Sharon Furr got up before the sun Wednesday at her Chester County farm and took care of her cows for the first time in two weeks.
Then she took care of her parents, who lost a daughter and a granddaughter in a horrible car crash.
The last two weeks had been so difficult, so hard for this family in trips back and forth to a Charlotte courthouse for the trial of a driver whose car smashed into Sharon's sister's car and killed both the sister and the sister's 2-year-old daughter.
The trial, finally, ended Tuesday.
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Thirteen-year-old Hunter Holt from Clover, was a passenger in the speeding car that smashed into Cynthia Furr and her 2-year-old daughter, McAllister. Holt also died.
Furr sat next to Holt's two sisters each day during the trial, trying to be a big sister to them, too.
"All of us were united by sorrow," Furr said. "They are a humble, generous, gracious family. The girls are heartbroken, a lot like our family."
The verdict of involuntary manslaughter - not the murder conviction prosecutors had sought - and the sentence of about 4 1/2 years imposed on Tyler Stasko eases no pain. None, at all.
Hunter Holt never saw age 14. McAllister Price never saw 3.
Cynthia Furr never saw another Winthrop student, longing to learn, eyes wide with wonder at the literature she told teenagers and young adults was a key to unlocking a door into a life without limits. She never saw her sister Sharon, or parents, Joe and Jean, again on that farm where the dreams sprung from the ground like oats and sunflowers.
"Nothing will bring back the loves of our lives," Sharon Furr said, before trudging out to tend to those cows. "The sentence - no, not enough. Nothing brings them back."
The sentence of four-plus years for three lives hurt so many who ever knew Cynthia Furr.
"From my perspective, the verdict of 'involuntary manslaughter' is too light," said Steven Case, Furr's former student at Winthrop. "But I know that Dr. Furr was a believer in second chances, so maybe this kid will turn his life around and contribute something to society.
"I find it difficult to put into words what (Furr) meant to me, but I wouldn't be where I am if it hadn't been for her. She was a very hard professor, but I learned so much from her. She was a ball of fire, and there's really no other way to put that. When she came into a room, she radiated energy - it was palpable. She was brilliant.
"She could take any situation and make it a 'teachable moment.' And she was so devoted to her family and to God."
Those who knew and loved Furr refuse to let her legacy be courtrooms and pictures of a crash scene and bodies mangled so badly that jurors saw photos kept in sealed envelopes.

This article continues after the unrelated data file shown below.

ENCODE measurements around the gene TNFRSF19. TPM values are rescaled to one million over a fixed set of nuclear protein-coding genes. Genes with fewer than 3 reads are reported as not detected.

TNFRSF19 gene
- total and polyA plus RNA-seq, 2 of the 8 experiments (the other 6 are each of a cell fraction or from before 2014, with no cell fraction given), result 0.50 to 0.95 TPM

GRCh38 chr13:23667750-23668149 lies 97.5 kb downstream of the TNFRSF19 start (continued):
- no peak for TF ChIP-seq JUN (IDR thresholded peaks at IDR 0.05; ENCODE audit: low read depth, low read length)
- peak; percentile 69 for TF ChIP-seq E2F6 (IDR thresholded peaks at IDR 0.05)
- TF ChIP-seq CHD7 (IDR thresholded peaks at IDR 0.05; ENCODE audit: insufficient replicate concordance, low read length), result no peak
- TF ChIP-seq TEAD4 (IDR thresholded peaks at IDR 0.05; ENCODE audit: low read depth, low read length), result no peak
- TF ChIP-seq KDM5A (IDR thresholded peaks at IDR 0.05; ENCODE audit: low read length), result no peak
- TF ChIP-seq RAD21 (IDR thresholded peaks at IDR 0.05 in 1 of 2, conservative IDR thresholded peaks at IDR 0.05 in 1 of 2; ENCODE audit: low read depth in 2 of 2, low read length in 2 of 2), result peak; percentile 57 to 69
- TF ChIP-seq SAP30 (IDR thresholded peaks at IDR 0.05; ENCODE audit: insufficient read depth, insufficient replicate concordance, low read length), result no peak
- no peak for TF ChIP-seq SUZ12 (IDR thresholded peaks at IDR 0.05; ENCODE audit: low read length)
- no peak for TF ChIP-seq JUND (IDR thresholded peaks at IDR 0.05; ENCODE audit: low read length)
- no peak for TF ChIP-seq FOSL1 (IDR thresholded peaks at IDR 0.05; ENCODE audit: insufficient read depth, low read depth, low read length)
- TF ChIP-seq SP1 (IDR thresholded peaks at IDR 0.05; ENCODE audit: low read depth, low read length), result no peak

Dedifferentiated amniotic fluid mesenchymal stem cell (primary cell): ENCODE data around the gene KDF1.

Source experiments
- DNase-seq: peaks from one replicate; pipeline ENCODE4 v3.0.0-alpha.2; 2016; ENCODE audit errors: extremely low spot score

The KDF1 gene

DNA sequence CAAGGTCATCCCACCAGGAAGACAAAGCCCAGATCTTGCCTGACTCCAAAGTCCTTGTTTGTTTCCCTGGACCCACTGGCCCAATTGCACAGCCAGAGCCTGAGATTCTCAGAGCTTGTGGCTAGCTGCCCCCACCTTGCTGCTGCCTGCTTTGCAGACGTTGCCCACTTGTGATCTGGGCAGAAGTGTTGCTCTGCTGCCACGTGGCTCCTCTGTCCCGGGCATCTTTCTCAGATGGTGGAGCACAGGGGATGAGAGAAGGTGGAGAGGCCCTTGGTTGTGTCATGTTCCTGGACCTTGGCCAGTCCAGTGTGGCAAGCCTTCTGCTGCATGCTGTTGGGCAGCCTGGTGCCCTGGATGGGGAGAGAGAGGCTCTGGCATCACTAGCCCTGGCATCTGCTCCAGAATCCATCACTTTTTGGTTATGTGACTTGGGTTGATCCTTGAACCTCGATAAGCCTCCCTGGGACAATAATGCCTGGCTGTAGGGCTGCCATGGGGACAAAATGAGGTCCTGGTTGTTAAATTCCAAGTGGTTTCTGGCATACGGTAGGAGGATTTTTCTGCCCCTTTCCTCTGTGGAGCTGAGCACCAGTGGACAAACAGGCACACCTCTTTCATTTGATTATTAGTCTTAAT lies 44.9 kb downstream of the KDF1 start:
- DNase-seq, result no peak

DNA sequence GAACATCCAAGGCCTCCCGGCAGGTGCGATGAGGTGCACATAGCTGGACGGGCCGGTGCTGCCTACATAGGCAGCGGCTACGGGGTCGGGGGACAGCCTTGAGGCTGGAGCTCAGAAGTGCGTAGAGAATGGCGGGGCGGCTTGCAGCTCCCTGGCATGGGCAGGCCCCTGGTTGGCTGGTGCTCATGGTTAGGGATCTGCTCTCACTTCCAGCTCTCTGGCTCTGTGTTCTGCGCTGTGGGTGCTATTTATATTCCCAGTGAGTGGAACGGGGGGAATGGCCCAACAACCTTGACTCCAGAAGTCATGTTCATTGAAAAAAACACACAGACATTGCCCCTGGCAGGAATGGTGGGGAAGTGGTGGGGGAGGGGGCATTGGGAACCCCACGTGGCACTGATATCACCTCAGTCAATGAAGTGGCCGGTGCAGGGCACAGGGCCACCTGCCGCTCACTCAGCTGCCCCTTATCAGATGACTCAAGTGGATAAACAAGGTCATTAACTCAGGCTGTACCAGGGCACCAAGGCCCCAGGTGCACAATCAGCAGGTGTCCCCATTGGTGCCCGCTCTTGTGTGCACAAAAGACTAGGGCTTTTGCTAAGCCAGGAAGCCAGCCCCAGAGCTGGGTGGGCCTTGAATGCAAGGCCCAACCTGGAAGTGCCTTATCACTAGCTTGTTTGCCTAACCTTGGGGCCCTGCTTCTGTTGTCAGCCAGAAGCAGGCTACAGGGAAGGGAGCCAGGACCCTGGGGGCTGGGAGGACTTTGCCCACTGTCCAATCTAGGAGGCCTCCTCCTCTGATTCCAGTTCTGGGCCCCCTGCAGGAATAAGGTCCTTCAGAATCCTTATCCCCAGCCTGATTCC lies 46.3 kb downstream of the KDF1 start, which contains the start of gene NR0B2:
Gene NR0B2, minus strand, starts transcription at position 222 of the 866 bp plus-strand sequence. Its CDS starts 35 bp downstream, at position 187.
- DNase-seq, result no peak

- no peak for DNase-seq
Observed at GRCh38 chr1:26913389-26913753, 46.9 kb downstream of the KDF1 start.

After Cynthia Furr and her daughter died in April 2009 in that horrible crash, two scholarships were set up.
Sharon Furr and her family set up the CindyMackie Foundation to award scholarships/grants each year to students in English and the arts. The deadline is Dec. 30 for this year's recipients.
"It is not too late for this year, and never too late in the years that will follow," Sharon Furr said.
Winthrop, where Cynthia Furr began teaching in 2002 after years teaching in high school, started a scholarship for an English student who wanted to go into teaching. This year, the second year of the scholarship, a student named Stephanie Bartlett received $1,000 toward her tuition.
Bartlett, now a senior, didn't show up at Winthrop as a freshman wanting to become an English teacher. She wanted to be a veterinarian. But she was assigned Writing 101, Professor Furr, her first day on campus as a wide-eyed 18-year-old from a working class family just like the Furr family.
Her life was changed forever by that professor who loved the written word and the British masters. Bartlett was in Furr's higher-level class in April 2009 that awful day that Furr died.
Bartlett finished up her student teaching this week, and will graduate in May. She will get a master's degree, and she might just do both teaching and veterinary science. Her life's path, at least in part, was paved and cleared by Cynthia Furr, teacher of English.
"Professor Furr inspired me to live life, to go out and spread the joys of life through teaching English, just as she did with students just like me," Bartlett said Wednesday. "Her legacy is the lives she touched while she was alive. My life is one of them."
"Cindy Furr was an inspiration to people," said John Bird, professor with the English department at Winthrop. His friend and her daughter and a 13-year-old kid were killed in a crash that sent another young man to prison and might send the other driver, a woman, to prison, too.
Death hurt Bird in his bones.
Court trials are supposed to be the end, yet it is clear that the trial that ended late Tuesday is just the beginning.
The cows need tending, said Sharon Furr. The students need teaching.
Herald reporter Nicole Smith contributed.
Want to help?
CindyMackie Foundation - The Furr family scholarships are open to students in York, Chester, and Lancaster counties. For details and donation information, go to cindymackiefoundation.org, or call 803-385-6958.
Cindy Furr and Mackie Furr-Price Scholarship - For information on the Winthrop scholarship, write to the Winthrop University Foundation, c/o Cindy Furr and Mackie Furr-Price Scholarship Fund, Winthrop University, Sykes House, 638 Oakland Ave., Rock Hill, S.C. 29733; call 803-323-2229 or 803-323-2150; or go to winthropalumni.com.